To register a component, you import it and then use the Vue.component() constructor to set it up. Try that on your own.

I bet you got that to work. Here is how things should look in your main.js file.

Nothing new here except the line that imports your Hello component. The component is then registered using the constructor. Finally, for this part, the component needs to be displayed using the component name you entered. In this case, the component is display-name. This will be done in your App.vue file.

Open up src/App.vue and make it look like this.

With your server on, point your browser to http://localhost:8080. Click on the button and the name should change.

Let’s see how to use a component locally.

Create a file called Detail.vue in your components directory. This component will not do anything special—it will be used in the Hello component.

Make your Detail.vue file look like this.

To use it in the Hello component, you start by importing it, as you did with the Hello component. Next, you register it, but this time you will not make use of the Vue.component() constructor.

You register it using the components object inside your exports. The name of the component which will be used as the element tag has to be passed as a value to the object. With that done, you can now use the element tag to output the component.

To understand all that, here is how the Hello component should look.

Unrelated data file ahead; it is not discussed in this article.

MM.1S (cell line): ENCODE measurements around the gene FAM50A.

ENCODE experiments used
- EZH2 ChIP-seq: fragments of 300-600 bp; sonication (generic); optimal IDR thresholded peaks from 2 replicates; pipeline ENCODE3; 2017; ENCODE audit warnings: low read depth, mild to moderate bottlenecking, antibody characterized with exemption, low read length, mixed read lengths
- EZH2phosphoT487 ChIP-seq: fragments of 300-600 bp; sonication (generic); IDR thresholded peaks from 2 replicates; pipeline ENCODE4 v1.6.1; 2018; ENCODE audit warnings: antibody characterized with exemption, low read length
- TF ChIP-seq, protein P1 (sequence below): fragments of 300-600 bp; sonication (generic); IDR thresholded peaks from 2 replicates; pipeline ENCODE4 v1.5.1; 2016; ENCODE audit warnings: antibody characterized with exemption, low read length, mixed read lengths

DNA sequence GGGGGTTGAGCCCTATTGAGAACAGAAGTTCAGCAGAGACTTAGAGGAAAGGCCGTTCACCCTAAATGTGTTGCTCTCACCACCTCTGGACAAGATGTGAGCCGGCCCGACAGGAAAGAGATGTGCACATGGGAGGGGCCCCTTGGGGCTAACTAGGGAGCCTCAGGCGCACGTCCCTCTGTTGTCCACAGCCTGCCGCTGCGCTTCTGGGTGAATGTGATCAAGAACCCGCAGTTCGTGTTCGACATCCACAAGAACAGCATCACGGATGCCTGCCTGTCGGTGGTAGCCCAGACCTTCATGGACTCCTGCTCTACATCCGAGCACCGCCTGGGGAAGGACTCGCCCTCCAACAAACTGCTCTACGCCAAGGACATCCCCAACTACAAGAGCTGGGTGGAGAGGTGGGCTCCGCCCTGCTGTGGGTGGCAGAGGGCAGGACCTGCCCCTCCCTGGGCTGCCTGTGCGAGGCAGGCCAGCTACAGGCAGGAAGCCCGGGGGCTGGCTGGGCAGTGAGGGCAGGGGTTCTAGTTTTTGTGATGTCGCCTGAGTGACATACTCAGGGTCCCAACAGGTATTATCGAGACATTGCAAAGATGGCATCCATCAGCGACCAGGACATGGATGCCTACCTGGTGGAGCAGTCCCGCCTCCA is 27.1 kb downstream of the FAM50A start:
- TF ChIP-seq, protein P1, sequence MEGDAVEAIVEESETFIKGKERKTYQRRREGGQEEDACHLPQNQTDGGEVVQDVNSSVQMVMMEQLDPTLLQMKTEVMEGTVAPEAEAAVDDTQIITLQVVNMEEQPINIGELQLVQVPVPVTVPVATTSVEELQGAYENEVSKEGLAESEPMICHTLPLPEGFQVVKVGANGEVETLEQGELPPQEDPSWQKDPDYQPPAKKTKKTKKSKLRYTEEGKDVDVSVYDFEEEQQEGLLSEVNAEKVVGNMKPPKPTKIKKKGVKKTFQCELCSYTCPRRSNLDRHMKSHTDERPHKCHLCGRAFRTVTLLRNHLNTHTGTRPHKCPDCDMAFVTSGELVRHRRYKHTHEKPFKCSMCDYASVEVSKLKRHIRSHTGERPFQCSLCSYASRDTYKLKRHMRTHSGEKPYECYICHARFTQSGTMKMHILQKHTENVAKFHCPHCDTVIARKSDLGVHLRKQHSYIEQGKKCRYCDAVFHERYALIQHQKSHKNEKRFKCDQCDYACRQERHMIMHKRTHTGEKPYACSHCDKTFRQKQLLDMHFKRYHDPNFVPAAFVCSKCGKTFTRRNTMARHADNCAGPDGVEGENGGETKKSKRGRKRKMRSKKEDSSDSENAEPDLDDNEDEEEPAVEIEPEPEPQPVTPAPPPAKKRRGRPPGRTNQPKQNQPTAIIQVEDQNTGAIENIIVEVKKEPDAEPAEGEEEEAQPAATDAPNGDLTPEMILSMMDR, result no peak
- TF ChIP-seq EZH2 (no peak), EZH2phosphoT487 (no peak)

Refresh your page to see the new page.

Scoping Component Styles

Vue.js allows you to give global and local styling for your components. What do I mean? There might be scenarios where you want certain elements in a component to be styled differently from their counterparts in another component. Vue.js has got you covered on that.

A good example is available in the little app you just built. The styles in your App.vue are global; how is that possible? Open your App.vue, and the style section looks like this.

This is different from that of Detail.vue, which looks like this.

Adding scoped to the style tag makes all the difference. Try editing one of the component styles by removing scoped, and you will see how that works out.


That was a long one, and I trust you enjoyed it.

Now you know how to work effectively with components. You understand how to construct a component in an existing application. When working with vue-cli, you can also create and use components—locally and globally. When you want to use a particular style for a component, you saw how to do that using scoped.

You can now go on to build a complex Vue.js application that uses components. Understand that Vue.js allows you to reuse code—your headers, footer, login panel, and search bar can be used as components.

Source: Nettuts Web Development

5 A/B Testing Tools for Making Data-driven Design Decisions